Sen. Snowe to Rally Support for NEC, Amend Elections Law

Edwin M. Snowe Jr., Senator of Bomi County.

Bomi County Senator-elect, Edwin Melvin Snowe, has been certificated finally after weeks of delay due to alleged electoral frauds and irregularities that could not be proven by his opponent.

He is among a number of senatorial candidates whose victory was challenged by a closed rival. Speaking to journalists yesterday at the headquarters of the NEC after certification, Snowe said the Commission needs sufficient financial support through the National Fiscal Budget if better and timely outcomes would be expected of an election.

“To state for the record, I saw what you went through at the Senate on Thursday (Feb. 18, 2021). I think it is just fair enough that the balance of power, checks and balance, the Legislature provides the necessary oversight. I can also say that for us to hold the NEC’s feet to the fire, we must give the appropriate financial allotment,” Sen. Snowe said.

His remark comes following the Senate’s displeasure with the National Elections Commission (NEC) over the many delays in hearing and settling post-election disputes, something the Senator said is responsible for the lack of quorum at times and low membership to vote on matters before its Plenary.

“That will enable the Commission to carry out its functions. I just went through the process and I know it is not possible that Article 83 (C) of the 1986 Constitution be fully executed when all of the counties, after the election, bring complaints seeking redress within one month from a limited staff, particularly in the dispute hearing department of the Commission,” Snowe noted further.

Article 83 (C) of the 1986 Revised Constitution of Liberia says: “The returns of elections shall be declared by the National Elections Commission not later than fifteen days after casting of the ballots. Any party or candidate who complaints about the manner in which the elections were conducted or who challenges the results thereof shall have the right to file a complaint with the Elections Commission.

“Such complaint must be filed not later than seven days after the announcement of the results of the elections. The Elections Commission shall, within thirty days of receipt of the complaint, conduct an impartial investigation and render a decision that may involve a dismissal of the complaint or a nullification of the election of a candidate. Any political party or candidate affected by such decision shall not later than seven days appeal to the Supreme Court.”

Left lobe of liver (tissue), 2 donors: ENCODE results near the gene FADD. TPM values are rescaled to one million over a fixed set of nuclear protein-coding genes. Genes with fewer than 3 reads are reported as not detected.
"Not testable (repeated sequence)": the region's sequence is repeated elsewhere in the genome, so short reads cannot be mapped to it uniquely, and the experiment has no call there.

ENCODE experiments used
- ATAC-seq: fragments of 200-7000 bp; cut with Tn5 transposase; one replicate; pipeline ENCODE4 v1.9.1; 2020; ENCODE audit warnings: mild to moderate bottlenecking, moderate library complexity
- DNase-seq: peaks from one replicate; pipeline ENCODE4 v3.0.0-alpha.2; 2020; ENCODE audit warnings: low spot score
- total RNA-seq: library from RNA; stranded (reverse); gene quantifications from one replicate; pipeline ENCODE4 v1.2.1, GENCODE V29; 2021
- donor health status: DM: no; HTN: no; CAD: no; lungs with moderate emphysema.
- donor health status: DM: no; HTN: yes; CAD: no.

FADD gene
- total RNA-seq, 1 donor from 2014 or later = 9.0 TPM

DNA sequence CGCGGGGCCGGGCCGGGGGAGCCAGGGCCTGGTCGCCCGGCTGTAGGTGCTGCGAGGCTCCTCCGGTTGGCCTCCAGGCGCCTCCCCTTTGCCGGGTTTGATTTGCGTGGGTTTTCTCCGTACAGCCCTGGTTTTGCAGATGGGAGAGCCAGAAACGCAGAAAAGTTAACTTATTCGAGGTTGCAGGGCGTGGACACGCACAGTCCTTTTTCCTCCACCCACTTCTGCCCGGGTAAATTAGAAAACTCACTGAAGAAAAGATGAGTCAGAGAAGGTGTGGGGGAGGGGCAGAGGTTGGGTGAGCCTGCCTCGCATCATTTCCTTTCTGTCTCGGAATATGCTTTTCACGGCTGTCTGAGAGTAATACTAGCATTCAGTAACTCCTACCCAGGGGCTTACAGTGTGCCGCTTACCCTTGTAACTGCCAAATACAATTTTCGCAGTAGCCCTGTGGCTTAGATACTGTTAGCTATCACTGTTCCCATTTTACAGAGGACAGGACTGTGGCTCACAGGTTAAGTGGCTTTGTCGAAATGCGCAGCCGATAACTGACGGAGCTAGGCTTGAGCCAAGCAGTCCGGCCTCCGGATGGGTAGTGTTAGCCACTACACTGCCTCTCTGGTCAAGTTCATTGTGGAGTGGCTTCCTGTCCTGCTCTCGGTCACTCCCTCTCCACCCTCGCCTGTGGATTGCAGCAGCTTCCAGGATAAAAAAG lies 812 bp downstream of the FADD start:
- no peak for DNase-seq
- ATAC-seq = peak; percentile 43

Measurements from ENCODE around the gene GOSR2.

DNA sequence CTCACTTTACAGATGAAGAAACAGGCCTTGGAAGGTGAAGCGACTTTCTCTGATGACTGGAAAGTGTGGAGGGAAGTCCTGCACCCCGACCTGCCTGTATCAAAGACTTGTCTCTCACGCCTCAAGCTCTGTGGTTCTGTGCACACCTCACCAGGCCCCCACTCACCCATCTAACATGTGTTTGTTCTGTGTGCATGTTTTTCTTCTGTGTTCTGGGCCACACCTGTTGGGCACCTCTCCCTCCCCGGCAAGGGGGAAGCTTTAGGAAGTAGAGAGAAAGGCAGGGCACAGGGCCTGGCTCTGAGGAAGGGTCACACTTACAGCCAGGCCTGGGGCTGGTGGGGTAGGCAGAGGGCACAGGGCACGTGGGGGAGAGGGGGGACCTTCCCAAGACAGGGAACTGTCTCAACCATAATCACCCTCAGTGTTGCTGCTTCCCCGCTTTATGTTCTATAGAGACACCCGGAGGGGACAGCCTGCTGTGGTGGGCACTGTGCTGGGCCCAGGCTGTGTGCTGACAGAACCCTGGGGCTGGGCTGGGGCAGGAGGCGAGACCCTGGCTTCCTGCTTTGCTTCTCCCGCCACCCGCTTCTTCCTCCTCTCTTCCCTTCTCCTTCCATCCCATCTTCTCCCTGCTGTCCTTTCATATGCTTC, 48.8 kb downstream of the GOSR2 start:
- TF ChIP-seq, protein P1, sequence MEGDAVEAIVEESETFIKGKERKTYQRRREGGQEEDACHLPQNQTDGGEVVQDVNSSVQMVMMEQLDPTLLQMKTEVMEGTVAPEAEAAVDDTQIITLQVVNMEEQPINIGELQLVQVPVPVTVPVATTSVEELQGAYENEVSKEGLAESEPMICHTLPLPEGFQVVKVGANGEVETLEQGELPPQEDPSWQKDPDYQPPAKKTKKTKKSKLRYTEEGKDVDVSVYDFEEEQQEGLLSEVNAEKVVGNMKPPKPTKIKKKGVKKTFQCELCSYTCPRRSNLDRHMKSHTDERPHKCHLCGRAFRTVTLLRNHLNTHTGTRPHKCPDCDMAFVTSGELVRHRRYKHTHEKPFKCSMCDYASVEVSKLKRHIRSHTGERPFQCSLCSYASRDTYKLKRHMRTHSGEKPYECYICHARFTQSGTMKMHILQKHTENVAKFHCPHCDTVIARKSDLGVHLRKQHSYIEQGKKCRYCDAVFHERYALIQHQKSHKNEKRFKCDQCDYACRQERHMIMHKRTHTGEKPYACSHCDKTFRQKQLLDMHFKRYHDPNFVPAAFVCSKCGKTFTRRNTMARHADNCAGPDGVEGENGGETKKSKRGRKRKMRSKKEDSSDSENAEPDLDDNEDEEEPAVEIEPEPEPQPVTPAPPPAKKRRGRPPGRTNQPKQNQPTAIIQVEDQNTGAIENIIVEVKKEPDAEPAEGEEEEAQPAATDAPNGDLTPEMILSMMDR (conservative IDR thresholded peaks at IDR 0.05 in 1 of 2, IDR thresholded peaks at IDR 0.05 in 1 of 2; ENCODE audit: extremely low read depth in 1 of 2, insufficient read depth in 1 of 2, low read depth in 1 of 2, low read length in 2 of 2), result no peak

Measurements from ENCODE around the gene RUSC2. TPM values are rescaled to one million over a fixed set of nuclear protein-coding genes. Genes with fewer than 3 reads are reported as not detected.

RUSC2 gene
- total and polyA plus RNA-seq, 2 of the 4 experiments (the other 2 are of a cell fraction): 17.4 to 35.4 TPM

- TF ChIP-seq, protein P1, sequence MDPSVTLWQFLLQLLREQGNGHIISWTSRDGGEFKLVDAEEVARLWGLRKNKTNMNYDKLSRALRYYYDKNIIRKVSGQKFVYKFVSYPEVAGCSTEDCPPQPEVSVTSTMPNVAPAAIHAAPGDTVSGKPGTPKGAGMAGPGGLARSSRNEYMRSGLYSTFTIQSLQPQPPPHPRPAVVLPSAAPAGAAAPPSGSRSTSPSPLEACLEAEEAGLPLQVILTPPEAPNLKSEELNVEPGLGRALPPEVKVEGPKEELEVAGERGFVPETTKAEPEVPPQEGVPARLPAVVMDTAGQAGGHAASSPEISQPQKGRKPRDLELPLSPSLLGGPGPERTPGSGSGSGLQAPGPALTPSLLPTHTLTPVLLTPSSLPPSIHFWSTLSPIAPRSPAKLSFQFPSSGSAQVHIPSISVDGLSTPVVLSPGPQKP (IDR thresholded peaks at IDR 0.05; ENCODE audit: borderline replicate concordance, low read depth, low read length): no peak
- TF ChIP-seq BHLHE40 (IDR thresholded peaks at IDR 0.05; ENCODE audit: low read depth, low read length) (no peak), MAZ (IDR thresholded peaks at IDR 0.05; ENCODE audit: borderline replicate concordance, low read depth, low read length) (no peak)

But with the NEC overwhelmed by the many complaints after the December 8, 2020 election, has fallen short of living according to Article 83 (C).

Since the December 8 polls, many complaints have come before the Commission, with some being heard and reheard but complainants or defendants continue to make exceptions to the decisions of the Commission.

Senator Snowe, in continuation of his speech, said Liberia needs to subscribe to the biometric system of election identification cards so as to help curtail the many challenges the country faces ranging from voter trucking to multiple registrations by individuals to participate in a single electoral process.

He thanked the people of Bomi for affording him yet another opportunity to serve them, mainly now at the higher level in the Legislature.

“Three years ago, out of love and care for me, you elected me to serve you as a Representative in one of your districts. After three years, you again went to the polls and elected me to serve you in the Senate. I am grateful to you and I promise that I will do my best to serve you because you have given me the reason to do so,” he said.

To the NEC, Snowe said: “You have done a great job, even though I am one of those who doubted and questioned your independence and credibility. You were professional and fair enough in all of your dealings with the elections. Thank you and you can count on me as one of your advocates at the Senate for all of your support.”

Snowe’s certification as Senator delayed because his main rivals, former Speaker Alex J. Tyler, and former Senator Sando D. Johnson, complained to the NEC that he, Snowe was involved in corrupt practices during the election process. The case of fraud and irregularities was heard by the Commission, but the complainants took exception to the Supreme Court. The Supreme Court, too, ruled against Snowe’s complainants, thereby paving the way for him to be certificated as the Senator of Bomi.

Snowe was Representative of Montserrado Electoral Districts #5 and 6 from 2006 to 2017. He later moved to Bomi and contested for the same Representative seat in 2017 and defeated Gayah Karmo of Senjeh, Bomi District #1.

Madam Davidetta Brown Lansanah, chairperson of the NEC, while certificating Snowe, said the onus is on him and all others certificated by the Commission to do the Liberian people’s job.

“We go through lots of challenges but we do our best to respect the Constitution,” he said.


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